pū′pil, n. the round opening in the middle of the eye through which the light passes: the apple of the eye, so called from the baby-like figures seen on it: (zool.) the central dark part of an ocellated spot.—adjs. Pū′pilary, Pū′pillary; Pū′pilate (zool.), having a central spot of another colour.—n. Pupillom′eter, an instrument for measuring the size of the pupil of an eye. [Same as above word.]
U.S. National Library of Medicine
The aperture in the iris through which light passes.
Song lyrics by pupil -- Explore a large variety of song lyrics performed by pupil on the Lyrics.com website.
the central mark of an ocellate spot.
British National Corpus
Spoken Corpus Frequency
Rank popularity for the word 'pupil' in Spoken Corpus Frequency: #4016
Written Corpus Frequency
Rank popularity for the word 'pupil' in Written Corpus Frequency: #4817
Rank popularity for the word 'pupil' in Nouns Frequency: #424
The numerical value of pupil in Chaldean Numerology is: 8
The numerical value of pupil in Pythagorean Numerology is: 2
The mind of a bigot is like the pupil of the eye. The more light you shine on it, the more it will contract.
Creative activity could be described as a type of learning process where teacher and pupil are located in the same individual.
What I want to fix your attention on is the vast overall movement towards the discrediting, and finally the elimination, of every kind of human excellence -- moral, cultural, social or intellectual. And is it not pretty to notice how 'democracy' (in the incantatory sense) is now doing for us the work that was once done by the most ancient dictatorships, and by the same methods The basic proposal of the new education is to be that dunces and idlers must not be made to feel inferior to intelligent and industrious pupils. That would be 'undemocratic.' Children who are fit to proceed may be artificially kept back, because the others would get a trauma by being left behind. The bright pupil thus remains democratically fettered to his own age group throughout his school career, and a boy who would be capable of tackling Aeschylus or Dante sits listening to his coeval's attempts to spell out A CAT SAT ON A MAT. We may reasonably hope for the virtual abolition of education when 'I'm as good as you' has fully had its way. All incentives to learn and all penalties for not learning will vanish. The few who might want to learn will be prevented who are they to overtop their fellows And anyway, the teachers -- or should I say nurses -- will be far too busy reassuring the dunces and patting them on the back to waste any time on real teaching. We shall no longer have to plan and toil to spread imperturbable conceit and incurable ignorance among men.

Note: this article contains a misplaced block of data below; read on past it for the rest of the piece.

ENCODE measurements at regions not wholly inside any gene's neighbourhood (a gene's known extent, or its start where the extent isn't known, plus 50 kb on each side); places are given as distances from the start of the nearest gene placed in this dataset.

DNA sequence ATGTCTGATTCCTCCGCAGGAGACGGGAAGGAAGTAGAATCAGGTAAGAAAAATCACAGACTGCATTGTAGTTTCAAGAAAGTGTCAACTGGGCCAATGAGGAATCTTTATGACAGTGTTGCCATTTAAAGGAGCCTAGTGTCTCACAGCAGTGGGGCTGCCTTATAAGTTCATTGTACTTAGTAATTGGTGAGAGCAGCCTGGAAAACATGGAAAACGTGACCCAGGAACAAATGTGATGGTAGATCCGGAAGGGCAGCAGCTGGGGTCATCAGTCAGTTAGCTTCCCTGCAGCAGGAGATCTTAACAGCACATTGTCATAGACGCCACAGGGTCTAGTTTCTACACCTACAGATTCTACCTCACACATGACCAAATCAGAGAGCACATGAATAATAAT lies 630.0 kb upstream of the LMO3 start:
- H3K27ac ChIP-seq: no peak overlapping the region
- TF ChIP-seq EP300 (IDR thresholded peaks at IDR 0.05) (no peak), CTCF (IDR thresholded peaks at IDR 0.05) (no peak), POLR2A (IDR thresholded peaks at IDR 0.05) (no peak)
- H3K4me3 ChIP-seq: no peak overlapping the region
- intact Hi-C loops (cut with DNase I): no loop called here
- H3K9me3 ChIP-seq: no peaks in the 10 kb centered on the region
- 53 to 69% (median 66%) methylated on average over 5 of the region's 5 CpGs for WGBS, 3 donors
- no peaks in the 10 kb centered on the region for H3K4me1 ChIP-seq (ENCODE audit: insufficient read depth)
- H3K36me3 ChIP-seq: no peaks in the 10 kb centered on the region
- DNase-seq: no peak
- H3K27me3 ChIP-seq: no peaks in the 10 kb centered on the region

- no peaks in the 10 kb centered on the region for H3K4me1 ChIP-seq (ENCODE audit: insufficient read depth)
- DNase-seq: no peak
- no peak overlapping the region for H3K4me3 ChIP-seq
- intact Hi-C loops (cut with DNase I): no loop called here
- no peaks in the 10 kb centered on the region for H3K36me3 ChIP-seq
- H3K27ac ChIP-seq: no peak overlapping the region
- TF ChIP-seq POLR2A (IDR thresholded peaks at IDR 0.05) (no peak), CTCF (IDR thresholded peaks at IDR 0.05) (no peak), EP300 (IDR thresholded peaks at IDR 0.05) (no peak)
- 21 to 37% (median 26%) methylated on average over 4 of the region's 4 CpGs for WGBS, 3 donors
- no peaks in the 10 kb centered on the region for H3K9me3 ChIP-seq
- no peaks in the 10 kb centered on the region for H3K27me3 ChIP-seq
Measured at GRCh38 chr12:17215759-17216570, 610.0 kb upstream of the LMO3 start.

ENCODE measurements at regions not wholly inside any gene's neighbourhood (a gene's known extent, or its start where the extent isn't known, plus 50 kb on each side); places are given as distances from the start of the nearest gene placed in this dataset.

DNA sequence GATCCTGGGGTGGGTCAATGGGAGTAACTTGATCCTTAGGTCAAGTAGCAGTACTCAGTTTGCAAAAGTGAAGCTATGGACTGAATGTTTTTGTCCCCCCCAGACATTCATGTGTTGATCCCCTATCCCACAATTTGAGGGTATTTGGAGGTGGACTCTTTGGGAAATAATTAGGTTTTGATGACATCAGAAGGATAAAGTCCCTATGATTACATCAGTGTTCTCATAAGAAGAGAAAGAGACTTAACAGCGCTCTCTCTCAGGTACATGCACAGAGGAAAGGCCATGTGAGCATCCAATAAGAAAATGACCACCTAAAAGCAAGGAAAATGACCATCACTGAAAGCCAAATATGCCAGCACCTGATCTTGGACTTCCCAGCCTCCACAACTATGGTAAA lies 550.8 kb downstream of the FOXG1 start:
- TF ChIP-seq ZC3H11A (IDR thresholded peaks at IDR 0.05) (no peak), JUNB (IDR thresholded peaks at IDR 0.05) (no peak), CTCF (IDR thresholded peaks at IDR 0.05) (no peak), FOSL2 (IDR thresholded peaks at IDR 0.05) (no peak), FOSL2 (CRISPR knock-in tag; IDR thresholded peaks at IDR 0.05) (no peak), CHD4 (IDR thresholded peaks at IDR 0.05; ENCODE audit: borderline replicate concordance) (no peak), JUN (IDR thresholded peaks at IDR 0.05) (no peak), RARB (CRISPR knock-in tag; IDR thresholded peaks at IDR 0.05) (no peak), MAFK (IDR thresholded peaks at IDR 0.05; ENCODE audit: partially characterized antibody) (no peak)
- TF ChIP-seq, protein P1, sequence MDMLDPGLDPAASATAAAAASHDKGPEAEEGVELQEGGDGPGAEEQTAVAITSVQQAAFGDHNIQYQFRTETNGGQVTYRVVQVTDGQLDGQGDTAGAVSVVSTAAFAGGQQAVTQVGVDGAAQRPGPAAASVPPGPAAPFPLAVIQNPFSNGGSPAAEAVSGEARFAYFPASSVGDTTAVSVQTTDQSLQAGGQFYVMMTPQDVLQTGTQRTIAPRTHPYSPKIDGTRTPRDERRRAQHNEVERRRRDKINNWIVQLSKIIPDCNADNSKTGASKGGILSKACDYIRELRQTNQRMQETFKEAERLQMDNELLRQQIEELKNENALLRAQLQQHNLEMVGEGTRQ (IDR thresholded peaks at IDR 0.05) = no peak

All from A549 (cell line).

A teacher who is attempting to teach without inspiring the pupil with a desire to learn is hammering on a cold iron.
To-day is the pupil of yesterday.
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Translations for pupil
From our Multilingual Translation Dictionary
- تلميذة, بؤبؤ, انسان العين, تلميذ, حدقةArabic
- ученик, зеница, ученичкаBulgarian
- pupil·la, pupilCatalan, Valencian
- žák, zorniceCzech
- elev, pupilDanish
- Schulkind, Schüler, Pupille, Schülerin, SehlochGerman
- μαθητής, κόρη, μαθήτριαGreek
- lernantino, lernejano, pupilo, lernanto, zorgatoEsperanto
- alumno, pupila, alumna, pupiloSpanish
- شاگرد, مردمکPersian
- silmäterä, oppilas, pupilliFinnish
- næmingur, sjónopFaroese
- élève, pupille, prunelleFrench
- sgoilear, clach na sùla, dubhScottish Gaelic
- תלמידה, תלמיד, אישוןHebrew
- diák, tanuló, pupillaHungarian
- աշակերտ, բիբArmenian
- allieva, allievoItalian
- 学童, 瞳孔, 学生, 弟子, 児童, 生徒Japanese
- whatupango, karupango, whatuMāori
- ученик, зеница, ученичкаMacedonian
- انق مات, anak mata, pupil, ڤوڤيلMalay
- ကျောင်းသား, ကျောင်းသူBurmese
- आँखाको नानीNepali
- leerling, pupilDutch
- elev, pupillNorwegian
- anázhiin ałníiʼdiígííNavajo, Navaho
- uczeń, źrenicaPolish
- pupilo, pupilaPortuguese
- eleva, elev, pupilăRomanian
- ученик, зрачок, ученица, зеницаRussian
- ученик, zjènica, ȕčenīk, zȅna, ученица, zenica, ђак, zjȅna, ȕčenica, đȃkSerbo-Croatian
- zornica, žiak, zrenicaSlovak
- učenka, učenec, zenicaSlovene
- elev, pupillSwedish
- учень, зіниця, ученицяUkrainian
- koʻz qorasiUzbek
- học sinh, con ngươi, học tròVietnamese
- hijulan, hitidäb, lärnan, hilärnan, donajulan, donajijulan, julan, püpil, jijulan, jitidäb, jilärnan, tidäb, donahijulanVolapük
- umfundi, inhlamvu yesoZulu